I should have made clear in the last post what "political repression" is. It means the Gulag. Or, for the less fortunate (or possibly more fortunate, if you consider what life in the Gulag was like), "ten years without the right to written correspondence," which I've learned in the course of my research actually meant execution by firing squad. But the families of those who were shot often didn't find that out until near the end of the ten years.
Also, a reader named Kostya, who I don't know (but I assume he's Russian), made the following comment:
Well. The American Civil War ended like 150 years ago. The US of A definitely solved all the problems with Confederate symbols, didn't it?
To which I respond:
I wasn't criticizing Taganrog for not changing the street names. I just think it's funny, if you consider the post-Soviet response to Communist ideals and figures, that it was Lenin (who still has a shrine on Red Square and a statue in essentially every city in Russia) and not Dzerzhinskii (who has, what? a vandalized statue with a missing nose somewhere in a sculpture garden in Moscow?) who got his street name taken away. (To be fair, Dzerzhinskii has a little more than that, including, probably, streets in a lot of cities, but I think the statue, which is in the sculpture garden next to the new Tretyakov gallery, reflects his popularity pretty well.)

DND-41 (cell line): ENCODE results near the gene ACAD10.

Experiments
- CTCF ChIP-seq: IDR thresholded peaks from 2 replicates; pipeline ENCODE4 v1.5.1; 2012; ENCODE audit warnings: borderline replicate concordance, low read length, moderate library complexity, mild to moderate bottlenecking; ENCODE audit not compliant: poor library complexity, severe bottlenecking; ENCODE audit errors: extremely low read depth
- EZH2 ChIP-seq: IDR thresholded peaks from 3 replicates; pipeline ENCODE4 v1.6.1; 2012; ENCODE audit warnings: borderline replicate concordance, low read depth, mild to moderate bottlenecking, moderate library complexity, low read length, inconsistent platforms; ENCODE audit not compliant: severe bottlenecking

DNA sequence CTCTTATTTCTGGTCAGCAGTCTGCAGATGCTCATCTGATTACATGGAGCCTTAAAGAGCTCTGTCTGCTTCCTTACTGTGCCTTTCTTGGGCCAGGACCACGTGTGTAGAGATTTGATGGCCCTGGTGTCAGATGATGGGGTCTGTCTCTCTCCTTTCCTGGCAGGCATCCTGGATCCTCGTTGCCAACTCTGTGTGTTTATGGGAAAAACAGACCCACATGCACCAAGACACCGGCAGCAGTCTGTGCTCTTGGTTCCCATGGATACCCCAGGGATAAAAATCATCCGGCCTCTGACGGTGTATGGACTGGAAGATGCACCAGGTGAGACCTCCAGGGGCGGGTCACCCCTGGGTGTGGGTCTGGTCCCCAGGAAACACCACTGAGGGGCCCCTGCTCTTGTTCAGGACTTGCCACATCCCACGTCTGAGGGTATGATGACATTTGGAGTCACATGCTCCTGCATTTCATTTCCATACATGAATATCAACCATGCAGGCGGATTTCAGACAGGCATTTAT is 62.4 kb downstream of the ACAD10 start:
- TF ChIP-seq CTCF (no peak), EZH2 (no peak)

Besides the fact that people still fly confederate flags, there are roads, monuments, etc. all over the American South dedicated to Confederate leaders. I would argue that it's a slightly different phenomenon than that of retaining Communist names in post-Soviet Russia (slightly more akin to a defeated Chechnya keeping monuments to its failed revolutionaries, if that were to happen sometime in the future). But I see your point.
I decided to post that here instead of leaving it in the comments because I feel bad that sometimes I forget that things I write here can be insulting to Russians. I don't mean to be!